41. 51. <ul><li>Company Commander, Clifton Cates captured the surrounding town of Bouresches. And even though his increasing casualties, still managed to take, and hold it. The Germans finally retreated after the weeklong battle, however the battalion had been so badly decimated that it was no longer considered battle worthy and was relieved </li></ul>
  42. 52. The 2 nd army division and the French 4 th army division captured the town of Soissons before moving on to Saint-Mihiel. The command of the army division was then turned over to the Marines. By this time the Germans were identifying the Marines as the elite. The Germans called them “Teufel Hunden” or “devil dogs” which is how they adopted the nickname.
  43. 53. <ul><li>The Marines attacked Saint-Mihiel and then attacked Sedan, then were relived. The French 4 th army and the two Marine regiments leading the way in the Meuse-Argonne offensive, which turned out to be the last of the war. On the 11 th hour, of the 11 th day, of the 11 th month, the Germans surrenderd. </li></ul>
  44. 55. <ul><li>The USA got involved in WW2 when Japan attacked our navy at pearl harbor. America’s reaction was intense and ferocious. The small Marine aviation installation gave the Japanese a battle they weren’t expecting. </li></ul>
  45. 56. <ul><li>At pearl harbor, the Japanese attacked with over 200 aircraft, and bombed ever American military installation in the area. American military units fired at them with what ever they could gather up. </li></ul>
  46. 57. <ul><li>The next day, Japanese launched assaults on Burma, Malaya, Singapore, Hong Kong, and the Philippines. 204 marines were immediately brought back for Peking, Tientsin, Chinwangao to help defend from an attack on the major attack on Midway, a US island. And the Japanese attacked and captured the head islands of the Aleutian chain off of Alaska </li></ul>
  47. 58. <ul><li>The Battle of wake island was a heroic effort by the marines, navy and even civilians. Shortly after the attack on pearl harbor, the Japanese attacked wake island. Thirty-six bombers attacked wake island and destroyed most of the American planes on the ground. </li></ul>
  48. 59. <ul><li>Following the aerial attack on wake, the Japanese tried a follow-up landing with 1,000 assault troops using four assault transports. The marine commander, Maj Devereux, waited for the Japanese invaders to enter a close enough range for the shore batteries while taking heavy fire from the destroyer ships covering the invaders. </li></ul>
  49. 60. <ul><li>The defenders at wake destroyed 2 Japanese destroyers, and damaged other ships. He stunned attackers quickly pulled back to patch their wounds. In their retreat Marine aviators sank another destroyer and submarine. Many Japanese aircraft were shot down by pilots and antiaircraft guns on the ground. </li></ul>
  50. 61. <ul><li>More than 850 Japanese were killed at the first attempt. Marine morale raised as news of reinforcements buzzed around. Eventually two aircraft carriers arrived but pulled back as not to lose anymore naval ships due to pearl harbor. The island took bombardment after bombardment and patched and re-patched its fighter squadron until the last Wildcat Fighter plane was destroyed. The remaining five fighters managed to fight for most of the next two weeks </li></ul>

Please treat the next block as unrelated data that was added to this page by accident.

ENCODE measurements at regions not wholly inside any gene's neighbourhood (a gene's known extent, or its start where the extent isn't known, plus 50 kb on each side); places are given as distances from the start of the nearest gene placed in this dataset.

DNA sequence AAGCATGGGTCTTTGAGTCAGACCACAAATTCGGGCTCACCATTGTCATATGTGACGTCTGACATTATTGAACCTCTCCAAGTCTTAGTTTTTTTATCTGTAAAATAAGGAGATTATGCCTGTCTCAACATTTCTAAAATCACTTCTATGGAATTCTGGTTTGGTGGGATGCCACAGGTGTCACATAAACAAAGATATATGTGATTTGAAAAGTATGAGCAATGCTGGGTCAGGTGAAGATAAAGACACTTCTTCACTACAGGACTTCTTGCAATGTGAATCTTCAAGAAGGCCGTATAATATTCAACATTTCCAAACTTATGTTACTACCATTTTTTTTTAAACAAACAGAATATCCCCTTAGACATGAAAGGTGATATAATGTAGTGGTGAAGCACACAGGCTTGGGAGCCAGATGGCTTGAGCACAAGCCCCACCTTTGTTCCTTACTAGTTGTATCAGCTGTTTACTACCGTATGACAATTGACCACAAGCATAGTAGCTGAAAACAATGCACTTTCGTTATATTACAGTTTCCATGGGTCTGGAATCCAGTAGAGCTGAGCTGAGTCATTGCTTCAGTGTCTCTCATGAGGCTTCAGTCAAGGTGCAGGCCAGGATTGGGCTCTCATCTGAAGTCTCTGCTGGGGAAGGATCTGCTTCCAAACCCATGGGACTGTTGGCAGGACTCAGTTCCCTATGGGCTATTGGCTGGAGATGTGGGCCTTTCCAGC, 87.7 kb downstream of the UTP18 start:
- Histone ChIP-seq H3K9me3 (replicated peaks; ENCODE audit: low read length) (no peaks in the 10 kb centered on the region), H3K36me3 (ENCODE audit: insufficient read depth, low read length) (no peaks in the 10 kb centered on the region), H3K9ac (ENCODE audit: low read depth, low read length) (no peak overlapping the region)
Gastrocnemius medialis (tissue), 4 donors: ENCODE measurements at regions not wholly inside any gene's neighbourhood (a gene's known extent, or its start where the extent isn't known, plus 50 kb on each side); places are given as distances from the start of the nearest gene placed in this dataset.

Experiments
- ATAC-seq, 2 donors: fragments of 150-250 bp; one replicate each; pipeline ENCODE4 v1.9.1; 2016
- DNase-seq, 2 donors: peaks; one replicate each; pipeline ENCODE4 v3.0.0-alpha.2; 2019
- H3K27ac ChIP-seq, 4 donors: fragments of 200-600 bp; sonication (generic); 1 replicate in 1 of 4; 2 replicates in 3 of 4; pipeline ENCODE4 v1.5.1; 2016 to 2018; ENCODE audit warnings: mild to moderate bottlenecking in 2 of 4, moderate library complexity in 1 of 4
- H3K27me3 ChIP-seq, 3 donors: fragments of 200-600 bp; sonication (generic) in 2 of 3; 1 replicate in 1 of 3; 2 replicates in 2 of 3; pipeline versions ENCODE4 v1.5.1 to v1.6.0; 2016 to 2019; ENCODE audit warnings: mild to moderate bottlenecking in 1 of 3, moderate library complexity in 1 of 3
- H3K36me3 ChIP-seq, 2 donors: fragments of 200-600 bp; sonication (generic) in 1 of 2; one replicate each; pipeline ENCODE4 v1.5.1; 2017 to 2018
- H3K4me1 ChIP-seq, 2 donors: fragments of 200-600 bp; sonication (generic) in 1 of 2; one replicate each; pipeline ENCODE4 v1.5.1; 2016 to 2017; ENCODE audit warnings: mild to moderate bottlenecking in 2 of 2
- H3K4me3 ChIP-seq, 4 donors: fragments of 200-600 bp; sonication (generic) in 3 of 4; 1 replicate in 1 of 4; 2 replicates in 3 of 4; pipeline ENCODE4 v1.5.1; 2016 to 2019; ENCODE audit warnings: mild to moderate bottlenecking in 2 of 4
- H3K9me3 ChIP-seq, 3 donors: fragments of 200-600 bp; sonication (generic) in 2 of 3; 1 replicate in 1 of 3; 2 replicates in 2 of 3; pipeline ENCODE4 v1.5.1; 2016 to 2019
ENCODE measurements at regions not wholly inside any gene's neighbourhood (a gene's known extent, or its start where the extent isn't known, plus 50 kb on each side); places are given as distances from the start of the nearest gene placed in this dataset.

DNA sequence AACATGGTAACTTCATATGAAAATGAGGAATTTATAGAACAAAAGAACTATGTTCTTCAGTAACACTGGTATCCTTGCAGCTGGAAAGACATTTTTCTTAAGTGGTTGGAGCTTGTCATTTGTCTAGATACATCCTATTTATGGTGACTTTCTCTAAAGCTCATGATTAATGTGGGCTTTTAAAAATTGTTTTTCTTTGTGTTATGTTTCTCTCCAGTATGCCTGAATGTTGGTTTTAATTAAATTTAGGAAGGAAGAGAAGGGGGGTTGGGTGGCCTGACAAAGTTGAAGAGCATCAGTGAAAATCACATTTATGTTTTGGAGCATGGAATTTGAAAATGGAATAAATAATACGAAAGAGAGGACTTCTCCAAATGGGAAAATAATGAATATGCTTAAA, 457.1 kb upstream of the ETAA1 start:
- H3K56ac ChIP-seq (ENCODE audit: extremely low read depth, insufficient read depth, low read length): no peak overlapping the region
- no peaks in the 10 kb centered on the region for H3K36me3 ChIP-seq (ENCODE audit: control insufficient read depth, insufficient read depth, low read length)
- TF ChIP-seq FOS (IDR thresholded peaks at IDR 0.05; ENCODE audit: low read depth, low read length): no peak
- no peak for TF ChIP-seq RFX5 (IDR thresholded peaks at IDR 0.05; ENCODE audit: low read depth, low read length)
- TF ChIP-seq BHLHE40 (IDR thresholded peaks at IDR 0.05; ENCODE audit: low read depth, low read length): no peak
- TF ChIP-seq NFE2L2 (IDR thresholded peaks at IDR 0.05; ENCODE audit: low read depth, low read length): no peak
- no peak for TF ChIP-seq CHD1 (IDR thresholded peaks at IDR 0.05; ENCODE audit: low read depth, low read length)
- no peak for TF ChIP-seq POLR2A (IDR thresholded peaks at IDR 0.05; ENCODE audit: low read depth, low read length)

51. 62. <ul><li>When all the planes were gone, the five remaining pilots joined the fight as infantry. When the final invasion came, One of the pilots led a charge against the landing Japanese and got a medal of honor. The fighting became intense and was fought with bayonets and hand-to-hand. Eventually The marine commander ordered the surrender of all units. The marines who didn’t take kindly to the idea fought alone for a while then eventually surrendered. </li></ul>
  52. 63. <ul><li>Japanese loses exceeded 2,000 killed to the hands of so few (roughly 400) Marines. It was the most embarrassing loss for the Japanese who thought themselves to be invincible. The Japanese didn’t treat their POW’s well. They killed hundreds and beheaded several marines. The Japanese commander in charge was executed for war crimes and inhumane treatment. </li></ul>
  53. 64. <ul><li>The island of Corregidor had hundreds of thousands of Marines and Philippine rebels on it. All were taken prisoner by the Japanese. They were all taken to Bataan in the Philippines. Thousands died on the way. Many were killed. But were eventually rescued by a small Marine force. </li></ul>
  54. 65. <ul><li>The first ground counter-offensive the US made in WW2 was on the Japanese airstrip under construction in the Guadalcanal. At first they had opposition only from the construction crew. But Japan didn’t hesitate to send reinforcements nightly. </li></ul>
  55. 66. <ul><li>The fighting became fierce as more and more reinforcements on both sides kept coming in. Soon the navy and army were defending with the Marines to hold the captured airfield. Despite all the received reinforcements, casualties, disease, and fatigue put the 1 st Marine Division below 50% effectiveness, and were relieved. </li></ul>
  56. 67. <ul><li>The 1 st Marines Division fought extraordinary and turned the tide of the battle between the US and the Japanese. And became respected by them. victory after victory forced the Japanese to take defensive actions in battles later to come. Such as Guam, Tinian, and Saipan. </li></ul>
  57. 68. <ul><li>The bloodiest battle of WW2 was the battle for Iwo Jima. The enemy was heavily dug into the volcanic island. With over 600 bunkers, pillboxes (gun turret boxes in the shape of a pill) caves and gun emplacements. They had a big gun in the highest part of the island that overlooked not only the Marines landing point, but the entire island. </li></ul>